Dealing with dark reality in Iraq

Published December 7, 2004 9:34PM (EST)

With the exception of a few exuberant Washington war hawks, virtually nobody believed building a post-Saddam Iraq would be easy. But while President Bush sticks to sunny refrains such as "We're making progress" and "Freedom is on the march," evidence to the contrary keeps exploding in the administration's face.

The latest less-than-shocking bombshell is today's New York Times report on the CIA's assessment of Iraq as recently as mid-November.

"A classified cable sent by the Central Intelligence Agency's station chief in Baghdad has warned that the situation in Iraq is deteriorating and may not rebound any time soon, according to government officials. The cable, sent late last month as the officer ended a yearlong tour, presented a bleak assessment on matters of politics, economics and security, the officials said. They said its basic conclusions had been echoed in briefings presented by a senior C.I.A. official who recently visited Iraq.

"The officials described the two assessments as having been 'mixed,' saying that they did describe Iraq as having made important progress, particularly in terms of its political process, and credited Iraqis with being resilient. But over all, the officials described the station chief's cable in particular as an unvarnished assessment of the difficulties ahead in Iraq. They said it warned that the security situation was likely to get worse, including more violence and sectarian clashes, unless there were marked improvements soon on the part of the Iraqi government, in terms of its ability to assert authority and to build the economy."

With Washington's partisan war raging on over a bitterly politicized CIA, a steady flood of intelligence leaks, and the castrated political orphan that the congressional intelligence reform bill has become, administration supporters will no doubt argue that the CIA cable made public Tuesday is just the latest salvo fired by disgruntled spooks who want to put holes in the president and his new DCI and clean-up man, Porter Goss. The truth of the matter, they will say, is that things in Iraq are looking up.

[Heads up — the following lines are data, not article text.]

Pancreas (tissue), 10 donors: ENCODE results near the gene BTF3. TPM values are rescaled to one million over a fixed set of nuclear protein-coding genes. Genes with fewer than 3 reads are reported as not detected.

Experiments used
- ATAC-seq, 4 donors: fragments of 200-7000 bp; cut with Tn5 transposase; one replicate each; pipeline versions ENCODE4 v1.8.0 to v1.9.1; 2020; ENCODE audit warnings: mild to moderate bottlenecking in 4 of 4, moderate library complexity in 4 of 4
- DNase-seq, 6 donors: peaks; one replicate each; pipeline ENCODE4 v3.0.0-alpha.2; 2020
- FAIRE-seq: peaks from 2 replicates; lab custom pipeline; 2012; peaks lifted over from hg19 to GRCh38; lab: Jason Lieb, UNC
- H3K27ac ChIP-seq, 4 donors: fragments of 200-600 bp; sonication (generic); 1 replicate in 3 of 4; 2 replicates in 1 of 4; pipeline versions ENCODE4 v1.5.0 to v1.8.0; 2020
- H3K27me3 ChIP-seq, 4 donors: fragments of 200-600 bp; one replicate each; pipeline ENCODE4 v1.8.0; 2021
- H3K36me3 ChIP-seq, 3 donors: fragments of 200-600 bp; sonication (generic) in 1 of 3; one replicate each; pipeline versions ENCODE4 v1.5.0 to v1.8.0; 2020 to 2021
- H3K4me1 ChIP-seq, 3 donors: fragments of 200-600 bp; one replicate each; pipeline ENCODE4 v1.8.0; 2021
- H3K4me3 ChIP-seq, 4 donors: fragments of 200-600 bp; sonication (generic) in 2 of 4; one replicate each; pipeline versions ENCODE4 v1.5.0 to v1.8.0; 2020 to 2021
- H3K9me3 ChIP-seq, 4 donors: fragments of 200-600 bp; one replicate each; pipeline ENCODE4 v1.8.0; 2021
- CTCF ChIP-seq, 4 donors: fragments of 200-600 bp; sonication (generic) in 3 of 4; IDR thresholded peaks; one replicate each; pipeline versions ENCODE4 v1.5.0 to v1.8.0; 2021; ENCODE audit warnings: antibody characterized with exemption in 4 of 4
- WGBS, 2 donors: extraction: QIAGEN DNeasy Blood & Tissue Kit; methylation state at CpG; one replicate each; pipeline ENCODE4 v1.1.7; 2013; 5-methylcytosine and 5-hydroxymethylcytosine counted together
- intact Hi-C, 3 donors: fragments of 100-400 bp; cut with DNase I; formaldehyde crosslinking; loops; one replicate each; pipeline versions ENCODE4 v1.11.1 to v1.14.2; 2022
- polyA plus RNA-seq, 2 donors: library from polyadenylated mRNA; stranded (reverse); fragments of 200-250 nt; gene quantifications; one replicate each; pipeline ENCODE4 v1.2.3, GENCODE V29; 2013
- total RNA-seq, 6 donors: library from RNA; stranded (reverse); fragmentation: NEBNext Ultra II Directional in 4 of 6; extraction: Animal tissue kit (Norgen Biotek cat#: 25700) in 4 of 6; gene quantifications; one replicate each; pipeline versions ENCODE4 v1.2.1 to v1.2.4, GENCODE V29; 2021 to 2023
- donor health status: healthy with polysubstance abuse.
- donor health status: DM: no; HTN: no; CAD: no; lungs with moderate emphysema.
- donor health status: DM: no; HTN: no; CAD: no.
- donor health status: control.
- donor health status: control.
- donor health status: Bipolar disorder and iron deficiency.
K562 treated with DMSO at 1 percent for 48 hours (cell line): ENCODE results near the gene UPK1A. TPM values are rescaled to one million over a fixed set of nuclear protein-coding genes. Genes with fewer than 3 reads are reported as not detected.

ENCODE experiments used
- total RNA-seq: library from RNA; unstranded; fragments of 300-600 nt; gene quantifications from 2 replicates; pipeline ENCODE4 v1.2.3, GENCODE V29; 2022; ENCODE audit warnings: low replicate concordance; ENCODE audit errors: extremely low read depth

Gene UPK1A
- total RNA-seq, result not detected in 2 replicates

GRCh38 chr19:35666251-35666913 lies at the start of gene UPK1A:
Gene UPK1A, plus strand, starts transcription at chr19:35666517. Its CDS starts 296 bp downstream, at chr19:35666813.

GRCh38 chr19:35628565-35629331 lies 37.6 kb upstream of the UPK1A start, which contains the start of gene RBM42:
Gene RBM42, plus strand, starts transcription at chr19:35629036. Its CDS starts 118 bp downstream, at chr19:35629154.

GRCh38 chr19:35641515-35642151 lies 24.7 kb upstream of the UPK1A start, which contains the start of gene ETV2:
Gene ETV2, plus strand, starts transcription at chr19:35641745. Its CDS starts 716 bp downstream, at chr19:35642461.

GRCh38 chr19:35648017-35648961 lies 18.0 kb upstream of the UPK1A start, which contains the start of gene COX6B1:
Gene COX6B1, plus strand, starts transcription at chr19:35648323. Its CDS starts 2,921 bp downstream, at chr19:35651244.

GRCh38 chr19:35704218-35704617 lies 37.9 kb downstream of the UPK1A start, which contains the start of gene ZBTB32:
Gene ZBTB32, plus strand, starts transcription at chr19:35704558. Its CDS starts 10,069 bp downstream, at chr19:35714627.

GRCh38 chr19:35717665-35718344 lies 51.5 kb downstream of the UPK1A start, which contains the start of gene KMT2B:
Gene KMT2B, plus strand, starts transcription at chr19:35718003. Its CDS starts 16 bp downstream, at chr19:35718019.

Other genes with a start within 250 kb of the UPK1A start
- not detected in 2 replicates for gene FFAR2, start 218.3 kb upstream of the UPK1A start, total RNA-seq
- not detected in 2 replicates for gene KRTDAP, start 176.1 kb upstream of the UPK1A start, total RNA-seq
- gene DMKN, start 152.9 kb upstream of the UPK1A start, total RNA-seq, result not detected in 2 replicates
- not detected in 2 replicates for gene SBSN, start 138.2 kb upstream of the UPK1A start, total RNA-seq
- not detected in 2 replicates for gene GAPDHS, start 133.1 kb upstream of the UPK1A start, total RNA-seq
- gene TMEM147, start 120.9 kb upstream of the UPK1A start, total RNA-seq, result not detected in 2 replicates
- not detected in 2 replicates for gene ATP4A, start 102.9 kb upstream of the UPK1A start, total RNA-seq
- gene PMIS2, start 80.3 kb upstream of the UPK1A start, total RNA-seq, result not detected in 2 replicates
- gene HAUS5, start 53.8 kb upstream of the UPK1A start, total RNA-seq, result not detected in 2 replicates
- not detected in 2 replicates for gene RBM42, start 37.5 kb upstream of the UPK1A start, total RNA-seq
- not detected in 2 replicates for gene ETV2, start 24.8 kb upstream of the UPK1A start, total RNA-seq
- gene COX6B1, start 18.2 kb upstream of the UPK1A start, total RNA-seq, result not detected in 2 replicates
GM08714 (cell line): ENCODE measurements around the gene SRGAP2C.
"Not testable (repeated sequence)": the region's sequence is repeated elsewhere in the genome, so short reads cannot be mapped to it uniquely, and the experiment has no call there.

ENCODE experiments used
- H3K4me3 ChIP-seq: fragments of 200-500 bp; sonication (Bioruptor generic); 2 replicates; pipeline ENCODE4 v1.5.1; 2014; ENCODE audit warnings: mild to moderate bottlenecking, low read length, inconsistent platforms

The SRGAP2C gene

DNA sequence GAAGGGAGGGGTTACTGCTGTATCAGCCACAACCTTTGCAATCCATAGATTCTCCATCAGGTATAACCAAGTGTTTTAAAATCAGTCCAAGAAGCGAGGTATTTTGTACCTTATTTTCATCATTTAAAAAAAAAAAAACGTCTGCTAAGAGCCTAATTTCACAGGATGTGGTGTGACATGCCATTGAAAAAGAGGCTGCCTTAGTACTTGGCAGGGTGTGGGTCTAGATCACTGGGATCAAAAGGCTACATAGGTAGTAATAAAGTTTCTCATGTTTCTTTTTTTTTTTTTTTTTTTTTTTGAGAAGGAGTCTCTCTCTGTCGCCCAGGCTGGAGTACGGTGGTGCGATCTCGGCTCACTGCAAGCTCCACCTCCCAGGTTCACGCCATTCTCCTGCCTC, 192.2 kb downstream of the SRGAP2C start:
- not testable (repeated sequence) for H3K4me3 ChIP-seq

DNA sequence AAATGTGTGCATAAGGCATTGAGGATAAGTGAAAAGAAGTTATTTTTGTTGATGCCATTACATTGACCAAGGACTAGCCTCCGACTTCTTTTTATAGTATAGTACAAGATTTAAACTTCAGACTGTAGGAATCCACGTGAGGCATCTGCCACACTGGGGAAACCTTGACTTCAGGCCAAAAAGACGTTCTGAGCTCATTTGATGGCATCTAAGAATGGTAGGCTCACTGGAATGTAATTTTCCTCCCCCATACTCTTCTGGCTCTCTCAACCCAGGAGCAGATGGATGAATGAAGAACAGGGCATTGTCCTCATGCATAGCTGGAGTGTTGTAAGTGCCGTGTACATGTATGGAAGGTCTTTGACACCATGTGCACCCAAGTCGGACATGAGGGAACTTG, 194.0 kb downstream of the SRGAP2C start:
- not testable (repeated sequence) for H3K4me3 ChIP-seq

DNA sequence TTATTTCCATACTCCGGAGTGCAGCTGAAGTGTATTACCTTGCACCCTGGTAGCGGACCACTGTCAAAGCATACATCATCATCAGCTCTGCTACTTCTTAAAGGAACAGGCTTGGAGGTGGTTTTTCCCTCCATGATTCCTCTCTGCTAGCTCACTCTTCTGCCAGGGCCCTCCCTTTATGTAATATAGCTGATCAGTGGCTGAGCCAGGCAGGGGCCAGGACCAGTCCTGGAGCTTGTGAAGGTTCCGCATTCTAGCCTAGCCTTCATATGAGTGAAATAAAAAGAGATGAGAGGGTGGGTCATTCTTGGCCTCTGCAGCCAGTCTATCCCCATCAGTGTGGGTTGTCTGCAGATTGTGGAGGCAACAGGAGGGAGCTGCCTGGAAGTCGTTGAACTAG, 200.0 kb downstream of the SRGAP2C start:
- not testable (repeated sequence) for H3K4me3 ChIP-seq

They will, of course, also dismiss or skip over ominous reports from the "liberal" media showing that they couldn't be more wrong. Say, for example, Edward Wong's New York Times report from Baghdad on Sunday, "Mayhem in Iraq Is Starting to Look Like a Civil War":

"In recent weeks, at least one new Shiite militia has formed -- not in opposition to the Americans, but to exact revenge against the Sunnis.

"Assaults by Iraqis on other Iraqis have taken grisly and audacious turns lately. In October, insurgents dressed as policemen waylaid three minibuses carrying 49 freshly trained Iraqi Army soldiers -- most or all of them Shiites traveling south on leave -- and executed them. Pilgrims going south to the Shiite holy cities of Najaf and Karbala have also been gunned down. In response, Shiite leaders in the southern city of Basra began telling young men last month that it was time for revenge. They organized hundreds of Shiites into the Anger Brigades, the latest of many armed groups that have announced their formation in the anarchy of the new Iraq. The stated goal of the brigades is to kill extremist Sunni Arabs in the north Babil area, widely known as the 'Triangle of Death,' where many Shiite security officers and pilgrims have been killed.

"'The Wahhabis and Salafis have come together to harm fellow Muslims and have begun killing anyone affiliated with the Shiite sect,' Dhia al-Mahdi, the leader of the Anger Brigades, said in a written statement. 'The Anger Brigades will be dispatched to those areas where these germs are, and there will be battles.'"

The Bush White House itself has consistently shot down critics of its Iraq policy as pessimists who are out of touch. Few would realistically expect a wartime administration -- especially this one -- to be publicly self-critical, let alone admit the need for a dramatic change of course. But it is growing more and more obvious that the U.S.'s hopes for Iraq may have to be drastically scaled back. At what point will the Bush administration be forced to accept reality?

By Mark Follman

Mark Follman is Salon's deputy news editor. Read his other articles here.

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